That friendship and NMEs, er, sexhorror photoshoot make sense if youve been following Poppys career lately. Last year on Halloween the American singer put out Am I A Girl?, an album of candy-flavoured robo-pop that, sonically, put her in league with the PC Musics of the world. Stylistically it presented her as the real-life Ashley O months before Black Mirror and Miley Cyrus got there.

Poppy claims to have not seen that particular episode of the dystopian Netflix drama, despite the fact that the story about a transhuman pop star who covers Nine Inch Nails tracks seems directly influenced by her own career. Ive heard about it a lot, she says. Curiosity hasnt got the better of you? I dont really like shows that lots of people like, she says. If someone suggests a certain thing then Ill intentionally not watch it. Its just me being stubborn.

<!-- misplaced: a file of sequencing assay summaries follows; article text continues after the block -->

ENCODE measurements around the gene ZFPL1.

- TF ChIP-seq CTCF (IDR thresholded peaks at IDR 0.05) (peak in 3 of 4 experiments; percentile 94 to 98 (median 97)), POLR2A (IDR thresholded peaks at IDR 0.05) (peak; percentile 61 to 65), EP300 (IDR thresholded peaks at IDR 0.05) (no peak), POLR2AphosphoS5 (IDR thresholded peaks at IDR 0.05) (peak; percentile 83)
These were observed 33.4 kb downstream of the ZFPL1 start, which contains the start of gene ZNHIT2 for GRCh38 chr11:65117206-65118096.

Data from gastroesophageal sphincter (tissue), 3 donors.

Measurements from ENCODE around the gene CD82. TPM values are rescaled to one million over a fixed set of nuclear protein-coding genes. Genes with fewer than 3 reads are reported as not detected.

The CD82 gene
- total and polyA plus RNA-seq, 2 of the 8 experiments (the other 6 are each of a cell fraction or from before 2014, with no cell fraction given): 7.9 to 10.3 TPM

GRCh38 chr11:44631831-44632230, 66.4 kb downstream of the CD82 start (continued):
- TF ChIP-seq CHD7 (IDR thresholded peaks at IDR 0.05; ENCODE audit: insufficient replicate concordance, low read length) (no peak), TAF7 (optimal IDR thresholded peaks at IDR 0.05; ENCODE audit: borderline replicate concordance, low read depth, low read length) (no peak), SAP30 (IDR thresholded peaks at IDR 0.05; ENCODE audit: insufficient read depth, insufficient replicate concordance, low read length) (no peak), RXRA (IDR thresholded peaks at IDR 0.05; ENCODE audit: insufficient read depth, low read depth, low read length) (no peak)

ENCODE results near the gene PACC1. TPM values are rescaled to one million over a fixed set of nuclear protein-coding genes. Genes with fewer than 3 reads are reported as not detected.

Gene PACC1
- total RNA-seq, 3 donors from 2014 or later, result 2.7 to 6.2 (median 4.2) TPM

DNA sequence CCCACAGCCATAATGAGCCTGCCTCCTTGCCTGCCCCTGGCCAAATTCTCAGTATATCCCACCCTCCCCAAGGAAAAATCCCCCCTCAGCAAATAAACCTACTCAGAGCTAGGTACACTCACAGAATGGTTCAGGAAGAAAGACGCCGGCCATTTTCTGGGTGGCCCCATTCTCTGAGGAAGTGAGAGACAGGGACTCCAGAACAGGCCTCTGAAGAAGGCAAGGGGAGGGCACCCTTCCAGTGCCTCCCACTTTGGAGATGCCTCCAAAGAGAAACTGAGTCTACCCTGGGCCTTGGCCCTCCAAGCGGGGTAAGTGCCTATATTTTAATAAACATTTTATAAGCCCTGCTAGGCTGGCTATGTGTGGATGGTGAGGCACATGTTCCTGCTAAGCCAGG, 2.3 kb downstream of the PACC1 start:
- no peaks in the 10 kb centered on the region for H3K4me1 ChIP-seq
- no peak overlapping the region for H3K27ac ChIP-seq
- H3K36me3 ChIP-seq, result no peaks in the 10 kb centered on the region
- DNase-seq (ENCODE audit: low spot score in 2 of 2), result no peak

Am I A Girl? and the preceding Poppy.Computer, from 2017 were seemingly targeted at people who fetishise Japanese kawaii culture and futurism equally. Her forthcoming album, I Disagree, due on January 10 next year, promises to be a different beast: specifically, one with devil horns. It finds Poppy embracing the tinnitus-inducing thrash of heavy metal alongside those cute, catchy choruses.

Its a stylistic shift that follows testing times, including a lawsuit, a high profile beef, and a second bad record deal more of which later. This, then, is heavy metal as catharsis. I try to channel all of my anger steam into my artand maintain some form of composure, even when I feel I want to end everything, she says, troublingly. End herself or end the world? The world.